Methadone, Morphine, or Oxycodone in Treating Pain in Patients With Cancer

This study has been terminated.
(Low Accrual.)
Sponsor:
Collaborator:
Information provided by (Responsible Party):
M.D. Anderson Cancer Center
ClinicalTrials.gov Identifier:
NCT00726830
First received: July 31, 2008
Last updated: November 9, 2012
Last verified: November 2012
  Purpose

RATIONALE: Methadone, morphine, or oxycodone may help relieve pain caused by cancer. It is not yet known whether methadone is more effective than morphine or oxycodone in treating pain in patients with cancer.

PURPOSE: This randomized clinical trial is studying methadone to see how well it works compared with morphine or oxycodone in treating pain in patients with cancer.


Condition Intervention
Brain and Central Nervous System Tumors
Chronic Myeloproliferative Disorders
Leukemia
Lymphoma
Lymphoproliferative Disorder
Multiple Myeloma and Plasma Cell Neoplasm
Myelodysplastic Syndromes
Myelodysplastic/Myeloproliferative Neoplasms
Pain
Precancerous Condition
Unspecified Adult Solid Tumor, Protocol Specific
Drug: methadone hydrochloride
Drug: morphine sulfate
Drug: oxycodone hydrochloride

Study Type: Interventional
Study Design: Allocation: Randomized
Endpoint Classification: Efficacy Study
Intervention Model: Single Group Assignment
Masking: Open Label
Primary Purpose: Supportive Care
Official Title: A Randomized Comparison of Oral Methadone as a "First-Switch" Opioid Versus Opioid Switching Between Sustained-Release Morphine and Oxycodone for Oncology-Hematology Outpatients With Pain Management Problems: The "Simply Rotate" Study

Resource links provided by NLM:

Genetic and Rare Diseases Information Center resources: Myelodysplastic Syndromes Leukemia, Myeloid Chronic Myeloid Leukemia Multiple Myeloma Lymphosarcoma Mantle Cell Lymphoma B-cell Lymphomas Burkitt Lymphoma Acute Lymphoblastic Leukemia Lymphoblastic Lymphoma Acute Myelocytic Leukemia Acute Non Lymphoblastic Leukemia Follicular Lymphoma Lymphoma, Large-cell Acute Myeloid Leukemia, Adult Lymphoma, Small Cleaved-cell, Diffuse Chronic Lymphocytic Leukemia Leukemia, B-cell, Chronic Hodgkin Lymphoma Lymphoma, Large-cell, Immunoblastic Plasmablastic Lymphoma Mycosis Fungoides Sezary Syndrome Cutaneous T-cell Lymphoma Leukemia, T-cell, Chronic Myelofibrosis Waldenstrom Macroglobulinemia Anaplastic Large Cell Lymphoma Small Non-cleaved Cell Lymphoma Chronic Myelomonocytic Leukemia Hairy Cell Leukemia Lymphomatoid Granulomatosis Angioimmunoblastic T-cell Lymphoma Angioimmunoblastic Lymphadenopathy With Dysproteinemia Hypereosinophilic Syndrome Polycythemia Vera Chronic Myeloproliferative Disorders Essential Thrombocythemia Myelodysplastic/myeloproliferative Disease Anaplastic Plasmacytoma Large Granular Lymphocyte Leukemia AL Amyloidosis Chronic Neutrophilic Leukemia Central Nervous System Lymphoma, Primary Systemic Mastocytosis Monoclonal Gammopathy of Undetermined Significance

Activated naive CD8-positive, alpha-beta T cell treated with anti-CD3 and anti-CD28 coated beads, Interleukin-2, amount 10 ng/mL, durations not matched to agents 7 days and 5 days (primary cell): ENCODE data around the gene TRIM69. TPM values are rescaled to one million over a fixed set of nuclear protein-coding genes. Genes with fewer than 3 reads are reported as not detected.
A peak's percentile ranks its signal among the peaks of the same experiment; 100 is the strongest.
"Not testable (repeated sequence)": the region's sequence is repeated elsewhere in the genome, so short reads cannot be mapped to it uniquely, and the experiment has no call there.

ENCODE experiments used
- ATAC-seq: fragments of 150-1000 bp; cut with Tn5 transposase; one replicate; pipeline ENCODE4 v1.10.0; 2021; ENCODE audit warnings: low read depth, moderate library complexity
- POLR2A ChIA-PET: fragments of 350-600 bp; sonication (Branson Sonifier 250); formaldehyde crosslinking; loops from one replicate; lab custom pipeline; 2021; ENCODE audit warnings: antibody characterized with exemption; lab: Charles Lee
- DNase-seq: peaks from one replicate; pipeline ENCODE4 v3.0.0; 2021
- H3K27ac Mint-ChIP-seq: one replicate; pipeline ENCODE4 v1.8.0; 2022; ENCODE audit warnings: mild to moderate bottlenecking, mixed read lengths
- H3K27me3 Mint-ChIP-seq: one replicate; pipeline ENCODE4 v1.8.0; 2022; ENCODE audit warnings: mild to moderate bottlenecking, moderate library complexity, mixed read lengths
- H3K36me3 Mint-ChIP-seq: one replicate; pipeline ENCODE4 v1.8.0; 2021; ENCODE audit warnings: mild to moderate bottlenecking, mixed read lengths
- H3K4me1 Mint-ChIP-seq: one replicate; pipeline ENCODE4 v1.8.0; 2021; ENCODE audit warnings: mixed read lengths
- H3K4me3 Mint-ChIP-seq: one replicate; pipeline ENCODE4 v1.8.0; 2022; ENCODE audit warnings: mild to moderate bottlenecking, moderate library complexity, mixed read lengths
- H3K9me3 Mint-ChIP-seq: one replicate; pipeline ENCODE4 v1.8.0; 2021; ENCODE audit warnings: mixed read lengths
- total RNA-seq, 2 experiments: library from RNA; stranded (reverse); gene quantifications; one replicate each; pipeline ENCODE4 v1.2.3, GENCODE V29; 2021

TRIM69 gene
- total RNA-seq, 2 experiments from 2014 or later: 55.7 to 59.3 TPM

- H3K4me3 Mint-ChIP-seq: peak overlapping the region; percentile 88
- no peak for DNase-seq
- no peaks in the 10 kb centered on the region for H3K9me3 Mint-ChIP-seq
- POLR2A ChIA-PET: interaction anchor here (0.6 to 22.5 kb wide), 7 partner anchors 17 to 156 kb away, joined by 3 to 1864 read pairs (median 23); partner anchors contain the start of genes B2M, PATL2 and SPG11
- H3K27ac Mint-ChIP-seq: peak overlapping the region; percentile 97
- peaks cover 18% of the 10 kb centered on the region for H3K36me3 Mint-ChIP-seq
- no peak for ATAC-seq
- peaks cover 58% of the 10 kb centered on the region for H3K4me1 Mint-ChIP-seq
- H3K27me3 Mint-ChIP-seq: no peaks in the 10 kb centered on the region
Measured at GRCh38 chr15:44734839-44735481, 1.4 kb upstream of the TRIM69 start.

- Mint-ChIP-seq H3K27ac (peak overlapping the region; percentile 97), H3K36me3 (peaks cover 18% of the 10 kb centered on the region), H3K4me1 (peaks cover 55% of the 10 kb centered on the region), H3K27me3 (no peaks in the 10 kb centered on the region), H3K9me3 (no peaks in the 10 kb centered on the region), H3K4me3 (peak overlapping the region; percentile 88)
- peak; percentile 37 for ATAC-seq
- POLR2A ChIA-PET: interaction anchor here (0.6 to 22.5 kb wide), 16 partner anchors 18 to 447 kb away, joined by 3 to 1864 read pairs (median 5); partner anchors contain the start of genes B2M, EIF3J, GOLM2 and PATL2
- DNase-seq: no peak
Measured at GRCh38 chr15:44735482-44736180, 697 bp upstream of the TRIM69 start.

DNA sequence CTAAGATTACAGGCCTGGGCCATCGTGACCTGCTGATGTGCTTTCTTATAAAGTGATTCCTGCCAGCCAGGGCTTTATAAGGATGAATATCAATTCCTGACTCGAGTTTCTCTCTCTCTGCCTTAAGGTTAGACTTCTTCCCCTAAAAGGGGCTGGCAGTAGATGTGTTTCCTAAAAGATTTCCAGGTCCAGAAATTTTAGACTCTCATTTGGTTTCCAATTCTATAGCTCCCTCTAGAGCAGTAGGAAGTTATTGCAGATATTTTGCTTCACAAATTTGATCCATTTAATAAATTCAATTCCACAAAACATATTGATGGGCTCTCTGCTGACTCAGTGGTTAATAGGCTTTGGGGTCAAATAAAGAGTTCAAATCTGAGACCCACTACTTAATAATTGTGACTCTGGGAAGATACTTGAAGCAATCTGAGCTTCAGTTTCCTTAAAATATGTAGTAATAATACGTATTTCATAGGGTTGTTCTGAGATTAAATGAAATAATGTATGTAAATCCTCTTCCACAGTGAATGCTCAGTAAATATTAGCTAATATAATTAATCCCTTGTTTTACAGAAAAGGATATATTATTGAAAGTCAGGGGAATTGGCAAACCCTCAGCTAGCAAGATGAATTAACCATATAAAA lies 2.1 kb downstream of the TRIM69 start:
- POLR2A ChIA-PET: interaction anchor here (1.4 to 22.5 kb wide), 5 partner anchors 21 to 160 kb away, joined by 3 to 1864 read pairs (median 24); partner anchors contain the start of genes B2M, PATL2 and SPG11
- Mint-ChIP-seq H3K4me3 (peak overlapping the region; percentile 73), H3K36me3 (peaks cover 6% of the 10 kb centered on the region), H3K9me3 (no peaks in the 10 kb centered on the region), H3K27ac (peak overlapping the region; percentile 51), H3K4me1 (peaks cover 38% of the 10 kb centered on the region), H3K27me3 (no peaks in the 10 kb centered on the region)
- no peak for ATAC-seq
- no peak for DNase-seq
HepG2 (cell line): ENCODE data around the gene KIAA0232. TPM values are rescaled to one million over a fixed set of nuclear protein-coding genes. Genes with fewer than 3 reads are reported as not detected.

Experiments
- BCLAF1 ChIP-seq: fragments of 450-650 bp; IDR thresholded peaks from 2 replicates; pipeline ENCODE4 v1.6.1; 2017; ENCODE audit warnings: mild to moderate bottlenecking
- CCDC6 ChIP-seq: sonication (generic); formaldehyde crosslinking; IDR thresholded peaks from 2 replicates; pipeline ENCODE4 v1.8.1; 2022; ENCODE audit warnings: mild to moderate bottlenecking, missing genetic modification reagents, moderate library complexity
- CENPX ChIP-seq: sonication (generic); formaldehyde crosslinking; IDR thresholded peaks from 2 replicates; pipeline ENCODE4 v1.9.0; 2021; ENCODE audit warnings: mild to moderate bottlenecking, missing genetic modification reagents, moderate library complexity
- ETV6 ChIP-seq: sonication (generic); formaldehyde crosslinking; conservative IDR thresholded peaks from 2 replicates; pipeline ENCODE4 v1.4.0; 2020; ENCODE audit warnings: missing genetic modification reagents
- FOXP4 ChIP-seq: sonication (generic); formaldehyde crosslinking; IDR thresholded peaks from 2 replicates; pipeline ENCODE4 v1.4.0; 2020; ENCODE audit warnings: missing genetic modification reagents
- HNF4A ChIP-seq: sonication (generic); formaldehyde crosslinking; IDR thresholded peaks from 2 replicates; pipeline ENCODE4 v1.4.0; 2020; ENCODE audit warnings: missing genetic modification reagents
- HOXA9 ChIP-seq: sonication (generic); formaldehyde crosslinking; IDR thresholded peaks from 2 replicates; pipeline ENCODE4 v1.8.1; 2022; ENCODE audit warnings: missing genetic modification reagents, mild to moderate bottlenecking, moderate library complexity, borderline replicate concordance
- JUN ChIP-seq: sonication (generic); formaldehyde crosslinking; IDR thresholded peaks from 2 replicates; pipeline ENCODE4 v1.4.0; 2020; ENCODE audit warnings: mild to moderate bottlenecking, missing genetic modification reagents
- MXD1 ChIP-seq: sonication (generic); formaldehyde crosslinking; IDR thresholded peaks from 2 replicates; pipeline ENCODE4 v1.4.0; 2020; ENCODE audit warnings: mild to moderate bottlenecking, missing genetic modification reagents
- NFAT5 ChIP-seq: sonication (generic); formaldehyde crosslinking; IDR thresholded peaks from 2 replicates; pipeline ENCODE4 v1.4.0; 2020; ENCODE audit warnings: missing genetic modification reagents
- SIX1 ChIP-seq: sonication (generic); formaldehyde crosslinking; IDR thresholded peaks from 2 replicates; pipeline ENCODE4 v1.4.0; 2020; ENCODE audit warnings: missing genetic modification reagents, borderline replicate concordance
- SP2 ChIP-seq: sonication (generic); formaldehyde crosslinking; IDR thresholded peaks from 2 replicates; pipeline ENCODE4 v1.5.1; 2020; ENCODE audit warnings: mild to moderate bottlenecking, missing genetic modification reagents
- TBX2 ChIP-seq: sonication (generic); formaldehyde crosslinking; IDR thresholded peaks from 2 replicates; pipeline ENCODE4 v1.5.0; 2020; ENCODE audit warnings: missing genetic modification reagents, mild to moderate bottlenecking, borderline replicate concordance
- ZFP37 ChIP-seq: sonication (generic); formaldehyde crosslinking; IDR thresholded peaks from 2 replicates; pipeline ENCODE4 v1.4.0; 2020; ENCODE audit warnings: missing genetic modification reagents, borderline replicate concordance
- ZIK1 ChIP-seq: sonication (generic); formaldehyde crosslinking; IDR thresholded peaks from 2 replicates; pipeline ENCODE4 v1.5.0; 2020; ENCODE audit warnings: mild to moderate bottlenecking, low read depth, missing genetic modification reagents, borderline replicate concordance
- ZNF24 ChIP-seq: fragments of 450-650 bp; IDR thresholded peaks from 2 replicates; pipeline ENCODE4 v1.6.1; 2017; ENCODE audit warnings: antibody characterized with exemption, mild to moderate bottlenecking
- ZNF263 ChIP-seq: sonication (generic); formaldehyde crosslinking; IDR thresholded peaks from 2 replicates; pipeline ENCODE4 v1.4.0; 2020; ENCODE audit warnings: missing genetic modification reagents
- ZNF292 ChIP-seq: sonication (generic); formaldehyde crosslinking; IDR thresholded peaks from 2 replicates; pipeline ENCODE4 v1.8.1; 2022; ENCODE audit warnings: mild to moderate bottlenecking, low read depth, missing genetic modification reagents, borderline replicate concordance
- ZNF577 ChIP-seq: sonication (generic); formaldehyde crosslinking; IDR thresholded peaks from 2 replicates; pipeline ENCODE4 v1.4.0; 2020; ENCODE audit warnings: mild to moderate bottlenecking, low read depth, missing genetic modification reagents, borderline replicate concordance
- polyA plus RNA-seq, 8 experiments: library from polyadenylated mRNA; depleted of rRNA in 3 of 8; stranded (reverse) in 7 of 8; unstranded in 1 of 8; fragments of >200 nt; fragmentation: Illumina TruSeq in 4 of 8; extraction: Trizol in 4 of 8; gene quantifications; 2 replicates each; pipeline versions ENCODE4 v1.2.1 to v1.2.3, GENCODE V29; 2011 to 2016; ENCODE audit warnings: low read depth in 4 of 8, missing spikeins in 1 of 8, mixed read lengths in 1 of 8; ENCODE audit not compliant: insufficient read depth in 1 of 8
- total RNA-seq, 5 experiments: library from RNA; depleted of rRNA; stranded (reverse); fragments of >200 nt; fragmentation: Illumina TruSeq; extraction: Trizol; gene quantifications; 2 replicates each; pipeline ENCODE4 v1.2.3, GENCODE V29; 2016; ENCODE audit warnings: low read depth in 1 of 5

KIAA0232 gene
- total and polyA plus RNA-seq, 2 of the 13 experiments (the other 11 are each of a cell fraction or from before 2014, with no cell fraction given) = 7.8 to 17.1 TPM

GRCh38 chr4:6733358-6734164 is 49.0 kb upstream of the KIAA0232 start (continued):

U.S. FDA Resources

Further study details as provided by M.D. Anderson Cancer Center:

Primary Outcome Measures:
  • Number of Participants With at Least a 3-point Reduction in Pain Score on the M.D. Anderson Symptom Inventory (MDASI) [ Time Frame: 28 days ] [ Designated as safety issue: No ]
    MDASI questionnaire completed on days 8, 15, and 22 after enrollment. The 'primary success' is defined as a 3-point reduction in pain score on the MDASI. Scores from baseline and from four weeks later compared using the MDASI average pain intensity on a scale of 0 (no pain) to 10 (worst pain).


Secondary Outcome Measures:
  • Number of Participants With 30% Reduction in Total Summary Score for the Individual Composite Drug Toxicity Score (CDTS) Items [ Time Frame: 28 days ] [ Designated as safety issue: Yes ]

Enrollment: 1
Study Start Date: March 2009
Study Completion Date: October 2010
Primary Completion Date: September 2010 (Final data collection date for primary outcome measure)
Arms Assigned Interventions
Experimental: Arm I: Opioid rotation to oral methadone
Participants are switched from their current opioid medication (oxycodone or morphine) to methadone. Participants receive oral methadone 2-3 times daily for 4 weeks.
Drug: methadone hydrochloride
Given orally
Other Names:
  • methadone
  • dolophine
  • methadose
Experimental: Arm II: Opioid rotation to another long-acting strong opioid
Participants currently receiving oxycodone are switched to sustained-release (SR) morphine. Participants currently receiving morphine are switched to SR oxycodone. Participants receive either oral SR morphine or oxycodone 2-3 times daily for 4 weeks.
Drug: morphine sulfate
Given orally
Drug: oxycodone hydrochloride
Given orally
Other Names:
  • oxycodone
  • ETH-Oxydose
  • DSC
  • OxyIR
  • OxyContin
  • Roxicodone

Detailed Description:

OBJECTIVES:

Primary

  • To compare the effectiveness of an opioid rotation to oral methadone versus an opioid rotation to another long-acting strong opioid (sustained-release morphine or oxycodone) in controlling pain (i.e., analgesia) in patients with cancer.

Secondary

  • To compare the tolerability of an opioid rotation to oral methadone versus an opioid rotation to another long-acting strong opioid (sustained-release morphine or oxycodone).
  • To identify a subset of patients most likely to benefit from an opioid rotation to oral methadone, in terms of significant improvement in pain control or opioid tolerability.

OUTLINE: This is a multicenter study. Patients are stratified according to their baseline opioid (morphine vs oxycodone). Patients are randomized to 1 of 2 treatment arms.

  • Arm I: Patients are switched from their current opioid medication (oxycodone or morphine) to methadone. Patients receive oral methadone 2-3 times daily for 4 weeks.
  • Arm II: Patients currently receiving oxycodone are switched to sustained-release (SR) morphine. Patients currently receiving morphine are switched to SR oxycodone. Patients receive either oral SR morphine or oxycodone 2-3 times daily for 4 weeks.